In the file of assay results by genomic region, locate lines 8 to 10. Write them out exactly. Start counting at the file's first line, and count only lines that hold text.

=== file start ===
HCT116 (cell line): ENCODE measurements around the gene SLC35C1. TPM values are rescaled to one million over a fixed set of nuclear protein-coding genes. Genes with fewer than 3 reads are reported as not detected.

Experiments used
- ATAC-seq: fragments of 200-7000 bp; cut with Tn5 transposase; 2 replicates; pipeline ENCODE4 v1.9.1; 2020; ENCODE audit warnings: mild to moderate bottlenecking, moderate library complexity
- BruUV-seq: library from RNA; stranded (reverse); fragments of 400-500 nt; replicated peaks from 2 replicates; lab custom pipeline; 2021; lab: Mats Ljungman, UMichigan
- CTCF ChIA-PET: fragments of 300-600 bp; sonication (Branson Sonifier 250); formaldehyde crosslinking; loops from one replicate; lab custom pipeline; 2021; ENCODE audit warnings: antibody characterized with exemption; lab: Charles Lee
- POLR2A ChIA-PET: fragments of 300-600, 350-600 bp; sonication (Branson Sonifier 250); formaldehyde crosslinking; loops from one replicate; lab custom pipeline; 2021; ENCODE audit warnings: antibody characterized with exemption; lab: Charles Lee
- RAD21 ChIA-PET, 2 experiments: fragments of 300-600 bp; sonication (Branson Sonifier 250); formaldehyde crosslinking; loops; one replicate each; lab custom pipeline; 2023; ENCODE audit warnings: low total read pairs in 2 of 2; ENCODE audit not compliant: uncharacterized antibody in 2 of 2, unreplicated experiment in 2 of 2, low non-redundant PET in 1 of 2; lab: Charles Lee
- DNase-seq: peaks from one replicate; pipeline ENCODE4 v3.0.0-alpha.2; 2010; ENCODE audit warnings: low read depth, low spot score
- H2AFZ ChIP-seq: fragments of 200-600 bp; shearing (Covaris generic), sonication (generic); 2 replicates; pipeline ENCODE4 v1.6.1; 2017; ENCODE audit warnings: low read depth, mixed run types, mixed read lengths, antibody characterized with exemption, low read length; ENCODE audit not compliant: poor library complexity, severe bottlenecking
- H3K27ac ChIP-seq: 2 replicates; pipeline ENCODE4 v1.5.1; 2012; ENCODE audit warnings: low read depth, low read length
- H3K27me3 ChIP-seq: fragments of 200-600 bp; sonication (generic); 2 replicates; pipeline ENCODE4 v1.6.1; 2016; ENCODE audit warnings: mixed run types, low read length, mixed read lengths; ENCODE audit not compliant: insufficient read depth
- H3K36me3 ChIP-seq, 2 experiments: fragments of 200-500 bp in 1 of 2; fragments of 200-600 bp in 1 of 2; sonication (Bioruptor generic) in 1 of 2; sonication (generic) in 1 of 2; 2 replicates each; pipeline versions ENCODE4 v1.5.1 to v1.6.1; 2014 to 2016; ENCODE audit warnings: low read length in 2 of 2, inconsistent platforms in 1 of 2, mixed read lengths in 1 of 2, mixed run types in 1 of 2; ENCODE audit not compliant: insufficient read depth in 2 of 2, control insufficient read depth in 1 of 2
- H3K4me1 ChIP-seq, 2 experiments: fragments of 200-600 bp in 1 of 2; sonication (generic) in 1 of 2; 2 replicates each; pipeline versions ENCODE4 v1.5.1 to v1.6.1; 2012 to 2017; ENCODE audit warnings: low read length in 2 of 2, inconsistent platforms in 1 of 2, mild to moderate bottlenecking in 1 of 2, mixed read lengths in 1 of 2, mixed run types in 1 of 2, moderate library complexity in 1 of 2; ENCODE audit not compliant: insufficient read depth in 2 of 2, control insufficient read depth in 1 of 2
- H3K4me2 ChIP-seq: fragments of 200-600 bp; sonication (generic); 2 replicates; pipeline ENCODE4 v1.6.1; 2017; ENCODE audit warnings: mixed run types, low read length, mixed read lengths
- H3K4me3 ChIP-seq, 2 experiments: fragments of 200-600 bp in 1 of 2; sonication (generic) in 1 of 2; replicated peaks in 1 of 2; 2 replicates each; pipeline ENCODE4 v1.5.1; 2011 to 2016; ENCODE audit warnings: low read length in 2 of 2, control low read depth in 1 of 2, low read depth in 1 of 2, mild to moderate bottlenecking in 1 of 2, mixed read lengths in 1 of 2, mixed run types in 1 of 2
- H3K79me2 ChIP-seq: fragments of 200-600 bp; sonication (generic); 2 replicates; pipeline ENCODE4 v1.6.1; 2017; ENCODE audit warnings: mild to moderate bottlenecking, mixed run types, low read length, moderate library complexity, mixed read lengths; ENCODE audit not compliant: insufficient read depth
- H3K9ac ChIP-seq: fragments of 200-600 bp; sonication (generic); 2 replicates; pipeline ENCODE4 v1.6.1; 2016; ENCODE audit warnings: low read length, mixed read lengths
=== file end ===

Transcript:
- DNase-seq: peaks from one replicate; pipeline ENCODE4 v3.0.0-alpha.2; 2010; ENCODE audit warnings: low read depth, low spot score
- H2AFZ ChIP-seq: fragments of 200-600 bp; shearing (Covaris generic), sonication (generic); 2 replicates; pipeline ENCODE4 v1.6.1; 2017; ENCODE audit warnings: low read depth, mixed run types, mixed read lengths, antibody characterized with exemption, low read length; ENCODE audit not compliant: poor library complexity, severe bottlenecking
- H3K27ac ChIP-seq: 2 replicates; pipeline ENCODE4 v1.5.1; 2012; ENCODE audit warnings: low read depth, low read length